The trends are clear: Millennials believe that providing access to their personal data is just a way of doing business. They see the value in allowing a business to have access to their private information—not just their preferences and transaction data. Additionally, millennials are less concerned with businesses storing their location data and credit card data. Boomers, on the other hand, hold onto their data tightly. For businesses, this means educating customers on the value of personalization to help them overcome concerns and see the benefits.

  • Consumers: Do you prefer that a business knows your location to provide you with a more personalized experience?

  • Business: How does your organization manage private consumer information including location data?

  • Consumers: Do you prefer a business to store your credit card/banking information for your convenience in future transactions?

  • Business: How does your organization manage private consumer information including credit cards and financial data?

Personalization Leads to Greater Wallet Share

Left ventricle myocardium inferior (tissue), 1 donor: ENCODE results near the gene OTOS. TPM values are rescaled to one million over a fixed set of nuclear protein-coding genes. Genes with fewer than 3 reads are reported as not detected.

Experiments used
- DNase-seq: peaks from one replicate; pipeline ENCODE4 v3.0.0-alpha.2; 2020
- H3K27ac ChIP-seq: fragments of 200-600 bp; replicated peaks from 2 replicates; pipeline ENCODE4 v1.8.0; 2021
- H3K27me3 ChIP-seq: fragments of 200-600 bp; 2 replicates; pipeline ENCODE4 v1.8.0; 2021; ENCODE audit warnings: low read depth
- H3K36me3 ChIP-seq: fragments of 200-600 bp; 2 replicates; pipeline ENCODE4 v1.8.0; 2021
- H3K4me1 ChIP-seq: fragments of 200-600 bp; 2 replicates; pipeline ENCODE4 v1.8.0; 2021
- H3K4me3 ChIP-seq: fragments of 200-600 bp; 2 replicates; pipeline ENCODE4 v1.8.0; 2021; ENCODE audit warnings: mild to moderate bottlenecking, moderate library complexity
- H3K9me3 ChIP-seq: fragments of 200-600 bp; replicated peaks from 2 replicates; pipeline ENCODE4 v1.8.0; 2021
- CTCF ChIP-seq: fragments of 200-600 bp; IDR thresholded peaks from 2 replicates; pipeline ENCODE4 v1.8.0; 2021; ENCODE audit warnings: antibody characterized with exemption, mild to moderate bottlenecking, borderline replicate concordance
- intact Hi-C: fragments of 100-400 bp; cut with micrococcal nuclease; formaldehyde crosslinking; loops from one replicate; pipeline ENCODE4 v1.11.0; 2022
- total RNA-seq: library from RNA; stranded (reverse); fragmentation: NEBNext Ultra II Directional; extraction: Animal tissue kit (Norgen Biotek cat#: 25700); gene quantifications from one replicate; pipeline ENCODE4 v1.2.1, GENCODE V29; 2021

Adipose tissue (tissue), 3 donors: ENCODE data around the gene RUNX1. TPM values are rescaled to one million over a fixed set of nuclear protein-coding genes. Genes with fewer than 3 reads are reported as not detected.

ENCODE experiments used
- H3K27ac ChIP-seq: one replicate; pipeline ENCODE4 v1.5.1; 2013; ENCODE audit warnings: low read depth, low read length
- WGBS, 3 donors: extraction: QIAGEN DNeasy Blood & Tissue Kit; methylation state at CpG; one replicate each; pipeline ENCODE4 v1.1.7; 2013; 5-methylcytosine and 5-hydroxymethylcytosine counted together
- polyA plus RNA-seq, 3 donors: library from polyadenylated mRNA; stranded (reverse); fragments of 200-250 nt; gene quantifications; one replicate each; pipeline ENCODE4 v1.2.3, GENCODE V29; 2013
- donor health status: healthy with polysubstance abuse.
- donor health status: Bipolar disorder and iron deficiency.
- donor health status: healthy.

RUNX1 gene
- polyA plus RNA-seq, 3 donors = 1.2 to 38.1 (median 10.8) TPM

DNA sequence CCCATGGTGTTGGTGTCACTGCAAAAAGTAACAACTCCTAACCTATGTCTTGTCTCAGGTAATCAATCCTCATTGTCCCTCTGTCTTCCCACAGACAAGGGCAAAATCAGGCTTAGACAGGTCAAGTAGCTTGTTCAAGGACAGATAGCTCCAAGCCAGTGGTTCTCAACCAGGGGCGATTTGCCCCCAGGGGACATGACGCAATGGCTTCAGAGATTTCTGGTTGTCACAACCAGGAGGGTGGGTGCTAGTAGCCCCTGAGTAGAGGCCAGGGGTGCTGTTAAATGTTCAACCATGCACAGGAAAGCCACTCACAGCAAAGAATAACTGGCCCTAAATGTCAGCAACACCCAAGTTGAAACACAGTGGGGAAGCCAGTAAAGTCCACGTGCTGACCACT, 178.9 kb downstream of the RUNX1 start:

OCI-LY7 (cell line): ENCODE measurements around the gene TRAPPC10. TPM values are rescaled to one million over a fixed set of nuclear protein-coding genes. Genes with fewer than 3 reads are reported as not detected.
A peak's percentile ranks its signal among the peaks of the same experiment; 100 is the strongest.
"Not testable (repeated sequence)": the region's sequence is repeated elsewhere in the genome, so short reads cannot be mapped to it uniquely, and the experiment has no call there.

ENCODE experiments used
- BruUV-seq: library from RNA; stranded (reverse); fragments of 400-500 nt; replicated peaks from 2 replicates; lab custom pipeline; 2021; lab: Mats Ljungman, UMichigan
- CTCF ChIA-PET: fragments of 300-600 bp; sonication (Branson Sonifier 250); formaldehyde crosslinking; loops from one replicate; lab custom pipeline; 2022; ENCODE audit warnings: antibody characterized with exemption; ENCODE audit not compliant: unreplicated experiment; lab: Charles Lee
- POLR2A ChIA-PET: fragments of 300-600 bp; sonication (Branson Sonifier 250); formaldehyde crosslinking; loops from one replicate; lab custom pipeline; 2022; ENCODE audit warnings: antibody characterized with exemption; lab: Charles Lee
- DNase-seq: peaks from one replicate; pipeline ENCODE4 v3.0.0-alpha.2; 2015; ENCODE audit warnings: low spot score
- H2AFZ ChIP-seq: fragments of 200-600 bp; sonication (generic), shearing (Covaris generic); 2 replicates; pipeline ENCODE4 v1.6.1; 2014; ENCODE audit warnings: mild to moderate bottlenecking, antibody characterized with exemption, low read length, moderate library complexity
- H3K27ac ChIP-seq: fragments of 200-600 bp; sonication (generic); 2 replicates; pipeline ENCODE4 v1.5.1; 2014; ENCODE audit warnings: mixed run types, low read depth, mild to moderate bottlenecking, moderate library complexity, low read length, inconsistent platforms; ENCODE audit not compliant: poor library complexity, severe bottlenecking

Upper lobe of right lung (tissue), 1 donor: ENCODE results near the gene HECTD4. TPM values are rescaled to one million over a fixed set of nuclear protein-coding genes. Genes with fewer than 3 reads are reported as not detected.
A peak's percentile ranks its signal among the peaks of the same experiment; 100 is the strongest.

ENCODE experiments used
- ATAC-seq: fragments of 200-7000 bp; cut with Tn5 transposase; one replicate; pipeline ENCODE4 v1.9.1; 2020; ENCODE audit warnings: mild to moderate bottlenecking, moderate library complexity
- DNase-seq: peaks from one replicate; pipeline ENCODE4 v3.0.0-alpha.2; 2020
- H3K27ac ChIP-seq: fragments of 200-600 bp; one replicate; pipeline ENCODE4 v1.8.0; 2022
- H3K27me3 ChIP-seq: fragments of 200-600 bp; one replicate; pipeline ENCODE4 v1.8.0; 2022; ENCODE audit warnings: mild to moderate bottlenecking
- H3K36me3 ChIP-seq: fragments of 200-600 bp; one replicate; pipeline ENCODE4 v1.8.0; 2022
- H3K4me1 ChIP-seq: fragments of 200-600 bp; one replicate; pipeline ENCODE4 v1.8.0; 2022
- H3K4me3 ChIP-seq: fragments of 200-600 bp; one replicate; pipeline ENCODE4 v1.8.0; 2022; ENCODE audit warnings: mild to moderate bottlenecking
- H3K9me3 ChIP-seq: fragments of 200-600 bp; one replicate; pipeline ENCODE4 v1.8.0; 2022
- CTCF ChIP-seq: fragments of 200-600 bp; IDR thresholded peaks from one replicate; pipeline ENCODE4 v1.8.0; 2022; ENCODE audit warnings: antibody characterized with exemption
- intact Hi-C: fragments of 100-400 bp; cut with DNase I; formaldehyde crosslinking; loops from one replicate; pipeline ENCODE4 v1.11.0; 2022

Personalization Takes a Personal Touch

The Genesys State of Customer Experience research shows that overall:

  • Nine out of 10 consumers value when a business knows their account history and current activities with that company, and seven out of 10 value having the same representative or agent help them each time they interact with the company.  

When it comes to ongoing interaction with a business for customer service and support, consumers across different regions value different personalization techniques.

Overall, respondents in Latin America value personalization very much, with 79% stating it's important to be greeted by name. Alternatively, only 54% of European respondents found value in being greeted by name.

The shift from storefront to webfront, as well as the ability to strike the right balance between the two, has been a critical topic for retailers in recent years; focus has been on declining in-store sales due in part to web-based shopping. Many retailers now offer customers a completely personalized and customized web experience. And it pays off with repeat business and customer advocacy.

Overall, two out of three consumers indicated that customized and personalized web purchase experiences likely would drive repeat business, recommendation, increased sales and greater share of wallet.